In November 2020, Glide separated from the United Methodist Church.[14] Glide Church remained committed to supporting LGBTQ faith leaders and congregants; the Methodist church limits their full participation.

In 2022, the Glide Foundation submitted plans for a $200 million redevelopment to replace its former women's dormitory at 300 Ellis Street with a new 10-story building and renovate the adjacent church building itself.[12]

On November 10, 2022, the National Labor Relations Board held a union election by secret ballot at Glide Foundation's Ellis St building. 83 percent of Glide workers who participated in the election voted in support of the formation of a union, to be represented by the Office and Professional Employees International Union (OPEIU).[15]

The church building seen from Taylor Street (in 2016, with the sign "Glide Memorial Methodist Church" predating the separation from the United Methodist Church)

Leadership[edit]

The Rev. Julian Claudius Mc Pheeters (also known as J. C. Mc Pheeters) was the first pastor at Glide Memorial Church, serving from 1931 until 1948.[16][17]

The Rev. John R. Kenney served the congregation beginning in February 1950.[18]

The Rev. John Moore, whose 1965 three-part sermon series on sexuality appeared on the front page of the San Francisco Chronicle, it provided the Christian perspectives on sexuality, which included advocating a more open attitude toward homosexual persons.[19] In 1965, Moore was also a founding member of the Council on Religion and the Homosexual, a group that advocated for gay rights.[20]

The Rev. Louis E. Durham was the President of Glide Foundation and Executive Minister of Glide Memorial Methodist Church from 1962 until 1972.[21]

The Revs. Ted McIlvina, Cecil Williams and Donald Kuhns were hired in 1963. The Rev. Cecil Williams served with various titles at Glide Memorial Church from 1963 until 2023.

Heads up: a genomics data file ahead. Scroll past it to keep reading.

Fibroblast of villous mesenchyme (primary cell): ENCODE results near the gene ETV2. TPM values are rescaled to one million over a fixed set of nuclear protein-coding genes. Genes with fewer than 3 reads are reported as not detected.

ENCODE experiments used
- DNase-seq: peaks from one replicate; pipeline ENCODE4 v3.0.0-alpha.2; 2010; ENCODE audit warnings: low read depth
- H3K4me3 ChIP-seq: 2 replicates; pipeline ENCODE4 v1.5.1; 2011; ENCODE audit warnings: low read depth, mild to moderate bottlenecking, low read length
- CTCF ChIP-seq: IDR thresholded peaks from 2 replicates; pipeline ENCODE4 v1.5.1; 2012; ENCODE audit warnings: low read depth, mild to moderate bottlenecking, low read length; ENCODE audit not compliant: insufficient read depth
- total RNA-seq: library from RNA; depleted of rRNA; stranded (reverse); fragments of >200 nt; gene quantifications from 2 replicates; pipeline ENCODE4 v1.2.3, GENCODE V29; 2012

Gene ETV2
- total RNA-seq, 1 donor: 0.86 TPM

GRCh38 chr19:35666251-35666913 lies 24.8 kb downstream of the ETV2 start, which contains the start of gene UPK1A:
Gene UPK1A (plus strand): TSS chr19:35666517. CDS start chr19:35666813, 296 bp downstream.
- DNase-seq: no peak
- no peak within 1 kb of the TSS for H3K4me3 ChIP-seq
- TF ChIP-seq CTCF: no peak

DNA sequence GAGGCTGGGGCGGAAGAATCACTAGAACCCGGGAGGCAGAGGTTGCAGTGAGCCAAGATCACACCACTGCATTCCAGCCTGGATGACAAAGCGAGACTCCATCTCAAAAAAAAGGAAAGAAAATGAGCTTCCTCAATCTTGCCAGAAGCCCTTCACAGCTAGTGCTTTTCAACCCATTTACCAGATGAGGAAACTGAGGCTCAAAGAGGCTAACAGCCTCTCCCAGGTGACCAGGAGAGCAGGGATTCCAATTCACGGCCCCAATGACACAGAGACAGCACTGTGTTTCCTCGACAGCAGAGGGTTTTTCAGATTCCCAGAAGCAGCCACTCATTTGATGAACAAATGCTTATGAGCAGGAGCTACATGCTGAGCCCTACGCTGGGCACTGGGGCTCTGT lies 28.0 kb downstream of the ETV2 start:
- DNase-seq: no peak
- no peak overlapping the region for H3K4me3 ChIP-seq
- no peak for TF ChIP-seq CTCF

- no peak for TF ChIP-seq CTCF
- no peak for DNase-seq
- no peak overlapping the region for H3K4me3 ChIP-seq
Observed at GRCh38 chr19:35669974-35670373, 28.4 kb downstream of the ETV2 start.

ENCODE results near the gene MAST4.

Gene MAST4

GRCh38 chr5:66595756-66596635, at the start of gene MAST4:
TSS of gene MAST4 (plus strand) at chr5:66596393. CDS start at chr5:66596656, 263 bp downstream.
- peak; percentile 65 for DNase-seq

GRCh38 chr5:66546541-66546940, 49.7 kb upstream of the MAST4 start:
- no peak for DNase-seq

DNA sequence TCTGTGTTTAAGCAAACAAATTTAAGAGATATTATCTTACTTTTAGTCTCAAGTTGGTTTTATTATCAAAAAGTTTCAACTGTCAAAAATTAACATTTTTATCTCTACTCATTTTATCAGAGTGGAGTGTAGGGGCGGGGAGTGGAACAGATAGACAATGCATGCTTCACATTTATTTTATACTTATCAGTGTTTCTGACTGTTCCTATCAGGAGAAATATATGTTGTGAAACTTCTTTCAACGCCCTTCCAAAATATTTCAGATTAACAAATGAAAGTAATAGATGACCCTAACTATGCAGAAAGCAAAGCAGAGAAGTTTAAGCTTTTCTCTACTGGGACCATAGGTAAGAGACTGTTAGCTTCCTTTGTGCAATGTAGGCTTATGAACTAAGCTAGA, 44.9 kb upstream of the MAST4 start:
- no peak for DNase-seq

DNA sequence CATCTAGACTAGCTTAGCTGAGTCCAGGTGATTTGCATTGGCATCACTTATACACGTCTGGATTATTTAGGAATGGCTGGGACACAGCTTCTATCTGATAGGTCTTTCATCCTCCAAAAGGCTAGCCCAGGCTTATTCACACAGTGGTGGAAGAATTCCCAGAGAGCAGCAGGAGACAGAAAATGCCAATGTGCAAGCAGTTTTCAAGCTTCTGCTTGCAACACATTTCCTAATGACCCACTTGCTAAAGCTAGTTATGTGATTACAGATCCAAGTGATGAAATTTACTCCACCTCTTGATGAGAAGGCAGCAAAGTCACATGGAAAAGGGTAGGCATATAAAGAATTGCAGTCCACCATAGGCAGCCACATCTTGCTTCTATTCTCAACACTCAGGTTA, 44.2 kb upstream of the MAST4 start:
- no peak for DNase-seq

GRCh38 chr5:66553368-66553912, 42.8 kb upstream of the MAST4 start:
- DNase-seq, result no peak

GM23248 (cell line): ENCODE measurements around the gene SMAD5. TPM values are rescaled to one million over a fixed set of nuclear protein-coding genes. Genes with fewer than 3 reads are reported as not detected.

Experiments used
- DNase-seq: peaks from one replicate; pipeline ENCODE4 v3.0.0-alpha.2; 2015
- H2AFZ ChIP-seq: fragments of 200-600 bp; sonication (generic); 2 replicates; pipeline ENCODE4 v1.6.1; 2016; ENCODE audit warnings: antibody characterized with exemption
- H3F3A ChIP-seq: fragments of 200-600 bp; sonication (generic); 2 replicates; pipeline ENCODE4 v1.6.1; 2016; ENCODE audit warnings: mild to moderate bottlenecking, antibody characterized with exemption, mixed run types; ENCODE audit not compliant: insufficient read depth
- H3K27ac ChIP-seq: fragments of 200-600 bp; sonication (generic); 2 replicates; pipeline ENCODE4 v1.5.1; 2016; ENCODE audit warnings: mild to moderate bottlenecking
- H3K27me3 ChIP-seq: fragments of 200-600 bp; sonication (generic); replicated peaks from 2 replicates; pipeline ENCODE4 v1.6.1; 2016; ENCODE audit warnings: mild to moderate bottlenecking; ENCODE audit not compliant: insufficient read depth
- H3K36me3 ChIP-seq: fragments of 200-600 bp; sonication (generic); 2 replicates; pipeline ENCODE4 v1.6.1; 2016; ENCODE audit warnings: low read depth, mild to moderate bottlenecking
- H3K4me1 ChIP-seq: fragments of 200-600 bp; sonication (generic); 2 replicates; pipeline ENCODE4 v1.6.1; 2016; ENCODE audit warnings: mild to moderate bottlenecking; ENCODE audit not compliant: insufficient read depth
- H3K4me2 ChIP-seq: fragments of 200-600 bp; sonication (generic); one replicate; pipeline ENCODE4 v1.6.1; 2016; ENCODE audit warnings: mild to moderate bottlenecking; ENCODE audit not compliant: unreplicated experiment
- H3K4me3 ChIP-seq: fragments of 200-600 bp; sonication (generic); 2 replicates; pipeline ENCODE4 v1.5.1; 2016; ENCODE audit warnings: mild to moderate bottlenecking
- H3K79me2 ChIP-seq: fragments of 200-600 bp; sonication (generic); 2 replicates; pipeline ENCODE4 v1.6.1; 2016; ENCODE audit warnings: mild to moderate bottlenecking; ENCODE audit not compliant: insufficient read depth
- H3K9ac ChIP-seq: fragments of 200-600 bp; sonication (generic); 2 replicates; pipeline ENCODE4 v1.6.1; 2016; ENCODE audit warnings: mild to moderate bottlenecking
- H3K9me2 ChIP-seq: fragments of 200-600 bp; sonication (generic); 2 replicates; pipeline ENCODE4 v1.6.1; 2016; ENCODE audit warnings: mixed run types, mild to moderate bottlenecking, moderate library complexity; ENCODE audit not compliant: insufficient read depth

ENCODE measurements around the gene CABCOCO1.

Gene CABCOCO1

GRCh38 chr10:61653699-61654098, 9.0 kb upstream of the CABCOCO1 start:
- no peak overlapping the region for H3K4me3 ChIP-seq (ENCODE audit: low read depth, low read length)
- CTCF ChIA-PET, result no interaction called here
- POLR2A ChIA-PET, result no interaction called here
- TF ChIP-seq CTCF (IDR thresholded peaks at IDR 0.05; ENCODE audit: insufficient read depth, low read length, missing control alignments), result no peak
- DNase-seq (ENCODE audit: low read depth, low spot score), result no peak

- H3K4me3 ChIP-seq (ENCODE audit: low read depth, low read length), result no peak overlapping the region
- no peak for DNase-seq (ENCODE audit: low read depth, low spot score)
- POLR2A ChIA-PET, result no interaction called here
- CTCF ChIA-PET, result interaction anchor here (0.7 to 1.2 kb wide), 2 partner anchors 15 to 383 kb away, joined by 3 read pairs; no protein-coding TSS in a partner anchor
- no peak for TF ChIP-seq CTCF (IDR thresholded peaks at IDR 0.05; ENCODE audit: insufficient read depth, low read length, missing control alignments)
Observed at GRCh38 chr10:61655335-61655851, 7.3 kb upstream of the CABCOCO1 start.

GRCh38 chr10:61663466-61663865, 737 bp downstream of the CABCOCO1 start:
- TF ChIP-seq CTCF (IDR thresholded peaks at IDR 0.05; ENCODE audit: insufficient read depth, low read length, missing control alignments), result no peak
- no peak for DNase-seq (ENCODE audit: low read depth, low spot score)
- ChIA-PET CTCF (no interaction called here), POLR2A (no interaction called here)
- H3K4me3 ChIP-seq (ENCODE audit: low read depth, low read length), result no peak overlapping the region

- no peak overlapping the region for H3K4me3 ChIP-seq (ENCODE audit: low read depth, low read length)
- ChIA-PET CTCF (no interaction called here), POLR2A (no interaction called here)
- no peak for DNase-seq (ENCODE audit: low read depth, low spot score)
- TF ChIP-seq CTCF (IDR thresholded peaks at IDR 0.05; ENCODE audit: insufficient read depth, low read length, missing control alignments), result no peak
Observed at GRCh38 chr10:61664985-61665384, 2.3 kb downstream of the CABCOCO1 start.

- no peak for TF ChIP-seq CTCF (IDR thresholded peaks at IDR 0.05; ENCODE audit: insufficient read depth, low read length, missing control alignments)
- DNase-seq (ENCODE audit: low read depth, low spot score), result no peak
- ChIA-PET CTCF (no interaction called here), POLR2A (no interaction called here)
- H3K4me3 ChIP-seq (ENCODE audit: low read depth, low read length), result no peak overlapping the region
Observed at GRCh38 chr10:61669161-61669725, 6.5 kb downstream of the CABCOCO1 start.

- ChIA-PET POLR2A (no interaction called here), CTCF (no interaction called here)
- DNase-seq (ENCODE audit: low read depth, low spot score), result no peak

The Rev. Lloyd Wake, a Japanese American, started his service in 1963 on the Glide board where he served for many years as the president. He later became the Minister of Community Life and served the congregation for 23 years from 1967-1990 when he retired.[22]

The Rev. Tony Ubalde, a Filipino pastor served as a Minister to the Asian Community from 1969 to 1971.[23]

The Rev. Douglass Fitch was named co-Pastor.[6] In 2000, Rev. Fitch was appointed Pastor upon Williams' retirement and transition into the role of Glide Foundation's CEO.[7] Fitch remained Glide's primary pastor until his 2006 retirement, at which time Williams was succeeded as CEO by Willa Seldon.

The Rev. Dr. Donald F. Guest was appointed senior pastor from 2006-2011, and the Rev. Dr. Karen Oliveto joined Glide as his co-pastor in 2008.[24] In early 2010, Glide announced the resignation of CEO Willa Seldon, who agreed to continue in the position until a replacement was found.[25]

In September 2010, Rita Shimmin and Kristen Growney Yamamoto were appointed Co-Executive Directors of Glide, replacing Executive Director Janice Mirikitani. Mirikitani, Williams' wife, continued in her role as Founding President.[26]

In August 2012, Rev. Theon Johnson III was appointed as Associate Pastor. In June 2014, Rev. Angela Brown JD., was also appointed Associate Pastor.[27]

2023 Martin Luther King Jr Day Celebration at Glide Memorial Church
2023 Martin Luther King Jr Day Celebration at Glide Memorial Church

Senior Pastor, the Rev. Karen Oliveto left Glide after being elected bishop in July 2016.[28] Bishop Warner H. Brown, Jr. served as Interim Senior Pastor for the following year.[29]

Co-Executive Director Kristen Growney Yamamoto stepped down on June 30, 2016, when her family relocated to England. By that time, Glide had already begun a nationwide search for candidates to fill a new leadership role, that of Foundation President, which was to come into effect as Rev. Williams and Janice Mirikitani moved into part-time roles.[30]

In August 2017, Karen J. Hanrahan became Glide Foundations' President and Chief Executive Officer, joining a leadership team that includes Executive Director Rita Shimmin, Co-Founders Cecil Williams and Janice Mirikitani, and Lead Pastor Rev. Jay Williams.[31]

Without notice, the United Methodist Church removed all of its pastoral leadership from Glide Church on Father's Day of 2018. Minister Marvin K. White began preaching as an interim and was ultimately selected to become the Minister of Celebration. Marvin has authored several books, including Last Rights and Nothin' Ugly Fly, which were finalists for the Lambda Literary Award for Gay Men's Poetry.[32] Glide Church has a board of directors that oversees its operations.